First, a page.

Breach of Contractual Duty as Negligence
According to the Centers for Disease Control (CDC), each year there are nearly 25 million doctor visits for injuries caused by an accident. Most often, these accidental injuries are caused by motor vehicle collisions where common sense and the “Rules of the Road” dictate what motorists were required to do to avoid an accident and who is responsible. Similarly, accidental injuries involving medical malpractice use a professional standard of care to show how doctors and other health care professionals were obligated to act in a given situation. This “obligation” or “requirement” to act reasonably to avoid an injury is known as a “duty” in our court system.
There are several accidental injuries where the “duty” of the persons or companies involved are not always clear. For instance, who is responsible for fixing defective doors or cleaning icy sidewalks on commercial property or creating safe working procedures on construction sites or in workplaces or in the design and operation of machinery? In many instances, attorneys can turn to contracts such as commercial leases, construction agreements, work orders or sales contracts to understand what “obligations” or duties the parties agreed to undertake in a given transaction.
Under Illinois law, courts have long recognized that a contractual undertaking to perform a service for a third person is sufficient to create a duty of care under tort law – even when the injury victim was not a party to a contract. Courts recognize that many of those contractual undertakings are meant to benefit parties outside the contract – including customers visiting stores in commercial buildings, employees on construction sites and operators of machinery – to name just a few. The attorneys at the Feagans Law Group have effectively used contracts to establish duties in a variety of settings including the failure to salt for ice at a gas station, the failure to maintain a driveway in an apartment building, the failure to implement safety procedures on a construction site, the failure to maintain automatic doors at a hardware store and more.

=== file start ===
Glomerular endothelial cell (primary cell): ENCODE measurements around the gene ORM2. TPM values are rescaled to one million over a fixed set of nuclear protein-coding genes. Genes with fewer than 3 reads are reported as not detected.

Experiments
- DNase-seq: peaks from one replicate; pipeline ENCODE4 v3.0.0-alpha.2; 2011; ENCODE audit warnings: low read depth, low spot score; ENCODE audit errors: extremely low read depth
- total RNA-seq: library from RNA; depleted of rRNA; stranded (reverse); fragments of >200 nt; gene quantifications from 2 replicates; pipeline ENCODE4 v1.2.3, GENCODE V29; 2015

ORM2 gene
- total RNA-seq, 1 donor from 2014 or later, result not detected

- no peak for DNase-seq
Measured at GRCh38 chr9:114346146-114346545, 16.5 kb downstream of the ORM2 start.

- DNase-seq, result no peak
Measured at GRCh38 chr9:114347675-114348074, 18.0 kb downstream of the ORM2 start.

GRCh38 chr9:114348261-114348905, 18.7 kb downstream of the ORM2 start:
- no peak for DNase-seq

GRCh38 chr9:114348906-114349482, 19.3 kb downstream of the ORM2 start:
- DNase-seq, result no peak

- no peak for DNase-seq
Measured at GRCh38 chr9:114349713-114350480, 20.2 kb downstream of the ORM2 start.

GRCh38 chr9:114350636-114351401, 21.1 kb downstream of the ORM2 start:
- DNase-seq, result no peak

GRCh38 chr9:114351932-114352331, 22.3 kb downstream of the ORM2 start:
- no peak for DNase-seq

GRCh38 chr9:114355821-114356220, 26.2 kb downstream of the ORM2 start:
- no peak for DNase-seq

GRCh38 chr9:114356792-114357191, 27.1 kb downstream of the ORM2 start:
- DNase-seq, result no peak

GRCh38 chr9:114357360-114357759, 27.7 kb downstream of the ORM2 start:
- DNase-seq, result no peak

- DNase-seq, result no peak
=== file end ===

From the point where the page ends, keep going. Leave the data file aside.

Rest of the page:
Guiding Your Path to Justice
If you or your family has been injured, it is critical to discuss the case with an experienced personal injury attorney to determine who is responsible and how they should have acted to prevent the injury. The attorneys at the Feagans Law Group have the experience and knowledge necessary to explore every potentially at-fault party, including those with contractual responsibilities. We would be honored if you considered allowing the attorneys at the Feagans Law Group to Guide Your Path to Justice.